What is Flavor and Fortune?
How do I subscribe?
How do I get past issues?
How do I advertise?
How do I contact the editor?

Read 6918007 times

Connect me to:
Book reviews
Letters to the Editor
Newmans News and Notes
Restaurant reviews

Article Index (all years, slow)
List of Article Years
Article Index (2024)
Article Index (last 2 years)
Things others say
Related Links

Log In...

Categories & Topics

Foodways of Northern China

by Huiping Zuo

Chinese Food in China, Hong Kong, and/or Taiwan

Summer Volume: 1998 Issue: 5(2) page(s): 9

The Chinese have rules and customs associated with eating. Family meals in the North, for example, are set with chopsticks, a soup spoon and a small plate or rice bowl. There is also a set order of seating at the table. The eldest man is always seated first followed by the eldest woman. Then the rest of the family take their place and take the food wanted from communal plates using the serving chopsticks provided. If there are guests, the host serves them choice morsels to show that they are respected.

A Northern Chinese family meal, usually cooked and served by the mother, is fairly standard in its presentation. Family members are seated around the table and begin by drinking tea, jasmine green tea the most popular. This indicates that they are ready to start the meal. During this tea drinking, appetizers are placed on the table. The appetizers are most often cold seasoned meat, seafood or vegetables. The meat can be smoked, stewed with special sauces, or pickled with salt, rice wine, or white wine. Vegetables can be seasoned and served raw.

When the appetizers are finished, four to six main dishes (a combination of meat, vegetarian, and vegetable dishes) are placed on the table at one time. With them is served a dish made from wheat, most commonly a noodle dish. Dumplings or steamed bread may be served instead or with the noodles. The main dishes are eaten separately and in any order, but the last dish consumed is the noodle dish; it is consumed in a bowl provided for it.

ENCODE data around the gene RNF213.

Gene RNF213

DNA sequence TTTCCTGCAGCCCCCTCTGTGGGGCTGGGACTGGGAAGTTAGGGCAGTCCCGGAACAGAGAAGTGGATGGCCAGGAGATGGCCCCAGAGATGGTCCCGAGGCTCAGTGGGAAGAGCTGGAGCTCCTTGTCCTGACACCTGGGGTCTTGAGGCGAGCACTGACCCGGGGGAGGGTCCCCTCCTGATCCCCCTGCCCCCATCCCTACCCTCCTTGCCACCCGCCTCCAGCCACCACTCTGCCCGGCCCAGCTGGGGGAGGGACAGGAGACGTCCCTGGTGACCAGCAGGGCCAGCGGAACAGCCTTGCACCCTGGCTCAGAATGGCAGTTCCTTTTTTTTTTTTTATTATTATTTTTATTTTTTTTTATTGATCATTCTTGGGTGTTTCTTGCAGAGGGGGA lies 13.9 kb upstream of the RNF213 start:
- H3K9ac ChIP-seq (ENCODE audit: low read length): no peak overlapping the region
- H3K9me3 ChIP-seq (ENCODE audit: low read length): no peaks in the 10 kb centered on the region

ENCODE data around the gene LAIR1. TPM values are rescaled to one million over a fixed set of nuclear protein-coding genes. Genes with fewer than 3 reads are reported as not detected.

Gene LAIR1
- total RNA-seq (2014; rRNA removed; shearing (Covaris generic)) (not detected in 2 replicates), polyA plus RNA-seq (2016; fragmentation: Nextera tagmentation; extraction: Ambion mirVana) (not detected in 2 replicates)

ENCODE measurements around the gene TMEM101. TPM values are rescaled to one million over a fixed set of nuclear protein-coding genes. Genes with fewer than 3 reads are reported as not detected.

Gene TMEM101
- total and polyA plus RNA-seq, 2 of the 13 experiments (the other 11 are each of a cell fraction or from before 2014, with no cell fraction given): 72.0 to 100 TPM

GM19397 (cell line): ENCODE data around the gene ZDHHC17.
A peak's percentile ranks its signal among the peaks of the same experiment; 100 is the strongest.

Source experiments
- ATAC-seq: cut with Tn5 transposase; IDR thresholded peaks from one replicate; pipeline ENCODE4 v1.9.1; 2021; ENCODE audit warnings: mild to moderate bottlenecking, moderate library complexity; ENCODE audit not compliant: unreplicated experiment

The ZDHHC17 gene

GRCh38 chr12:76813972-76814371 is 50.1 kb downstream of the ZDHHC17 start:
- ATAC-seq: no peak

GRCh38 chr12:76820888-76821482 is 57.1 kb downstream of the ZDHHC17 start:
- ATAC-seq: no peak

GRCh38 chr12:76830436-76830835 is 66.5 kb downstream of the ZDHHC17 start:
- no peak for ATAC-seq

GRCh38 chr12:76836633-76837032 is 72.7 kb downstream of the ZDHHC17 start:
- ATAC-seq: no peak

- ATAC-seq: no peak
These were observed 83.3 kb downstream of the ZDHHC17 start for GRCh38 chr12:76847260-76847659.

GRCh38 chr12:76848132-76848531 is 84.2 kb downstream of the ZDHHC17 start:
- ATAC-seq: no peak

Unlike eating pattterns in the South, the vegetable and meat dishes are not eaten on top of the grain dish. Rather, they are eaten on their own. The last course is sometimes soup, signifying that the main dishes are finished. One or more desserts are uncommon at a family meal.

In my own family, I would begin with jasmine tea, of course. There could be cold sliced jellyfish simply seasoned with chopped green onion, salt and sesame oil along with sliced tomatoes sprinkled with sugar or thinly sliced cucumbers seasoned with soy sauce, white pepper, hot chili sauce and sesame oil.

Following these appetizers I would serve four dishes, perhaps sliced White Boiled Pork, stir-fried green peppers and sliced pork, Stir-fried Bok Choy (we usually have this every day) and ground pork fried With tofu. After my family finishes these, I would serve noodles topped with stir-fried ground pork and yard-long green beans. Sometimes I do serve soup, but in the North we do not have soup every day but do like it after dumplings. This fills everyone up.

The number of dishes may seem like a lot to eat, but the platters of entrées are small by Western standards. For example, when I go to Chinatown in Toronto and order two dishes for two people, it is far too much; but in China, two people can order three or four dishes and easily eat all of them.